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How to employ AI to build a better electric vehicle charging network

كيفية توظيف الذكاء الاصطناعى لبناء شبكة أفضل لشحن السيارات الكهربائية

The infrastructure supporting the electric car industry in many countries is still lagging behind in the technology required to drive it, specifically charging points for those cars that rarely appear to be part of a coordinated network, according to the Emirati statement.
 
In order to improve the customer experience, a number of companies are now employing artificial intelligence to help city planners build a better electric vehicle charging network and maximize the efficiency of their sites, beyond reimagining attractive charging station designs.
 
Finally, British software company Evotrack has developed algorithms that monitor the current use of charging points and predict the demand for future electric vehicle charging. A possible carbon footprint at each site.
 
The innovation website SpringWise quotes Evotrack as saying that a better understanding of traffic flows and energy demand patterns enables planners to choose the type of charger that best suits the needs of electric vehicles in the local community. They point to an important reason for continuing to monitor the use of charging stations, particularly the continued development of electric vehicle batteries. As batteries get bigger and stronger and store more efficiently, charging requirements are likely to change again. As a result, she believes data will be more important than ever to serve areas outside of cities and to make the transition from gasoline to electricity as smoothly as possible.
 
In a similar development, US-based Volta Charging has developed Predict EV infrastructure planning software for electric vehicles, to help utilities and organizations plan electric vehicle charging infrastructure locations while providing insights into the charging needs of local communities.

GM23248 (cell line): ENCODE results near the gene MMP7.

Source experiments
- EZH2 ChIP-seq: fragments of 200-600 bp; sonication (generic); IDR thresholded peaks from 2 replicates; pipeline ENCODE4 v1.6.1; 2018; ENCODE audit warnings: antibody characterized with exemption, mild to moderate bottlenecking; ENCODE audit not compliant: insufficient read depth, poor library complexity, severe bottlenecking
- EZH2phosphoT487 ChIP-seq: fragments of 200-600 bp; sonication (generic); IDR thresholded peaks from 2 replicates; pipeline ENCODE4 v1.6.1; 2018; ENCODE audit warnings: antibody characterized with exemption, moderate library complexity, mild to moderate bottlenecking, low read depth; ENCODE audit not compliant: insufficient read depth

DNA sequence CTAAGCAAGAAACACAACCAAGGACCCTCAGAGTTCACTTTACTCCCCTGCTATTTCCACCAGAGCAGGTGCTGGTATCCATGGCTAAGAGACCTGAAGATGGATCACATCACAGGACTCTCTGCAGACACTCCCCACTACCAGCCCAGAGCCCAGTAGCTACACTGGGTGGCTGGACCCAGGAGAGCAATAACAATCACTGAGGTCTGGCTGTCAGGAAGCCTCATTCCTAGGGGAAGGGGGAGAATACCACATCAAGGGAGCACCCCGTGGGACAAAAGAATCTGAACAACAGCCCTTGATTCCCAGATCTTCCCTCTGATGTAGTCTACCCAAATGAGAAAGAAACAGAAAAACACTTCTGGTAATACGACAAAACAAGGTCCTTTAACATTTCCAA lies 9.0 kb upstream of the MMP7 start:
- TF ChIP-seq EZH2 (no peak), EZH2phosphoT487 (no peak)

“The company uses mobility patterns, population distribution and visitation data,” says Gove Tech, head of climate and communications policy, Kevin Sammy, at Volta. The economics of the network and then continue to make adjustments to narrow the scope to the required scenario, pointing to the use of this technology in one of the largest facilities in the state of California, "Southern California Edison", which serves 15 million residents across 50,000 square miles.
 
In another development, related to electric car charging stations, engineering companies were reimagining more attractive designs for these stations by integrating solar canopies with customer service, and providing a different vision for the future of electric car charging after the world used to think of these stations as utilitarian stations only.
 
Electricity America's designs include parking area amenities, sunshades and more, because even with ultra-fast chargers, charging an electric car can take longer than filling a tank of gas.
 
In the future, all terminals will feature a redesigned ultra-fast charger with a lower footprint, a better human-machine interface display, and a cable management system. It will also be designed to blend in with the local surroundings. It may offer additional things including: customer lounges, electric vehicle display areas, event space, overhead sunshades that can power station operations, car charging, etc.
 
The idea, according to (Electrify America), is that the appearance and displays of charging stations reflect a more ambitious lifestyle, to push potential electric vehicle owners to purchase them.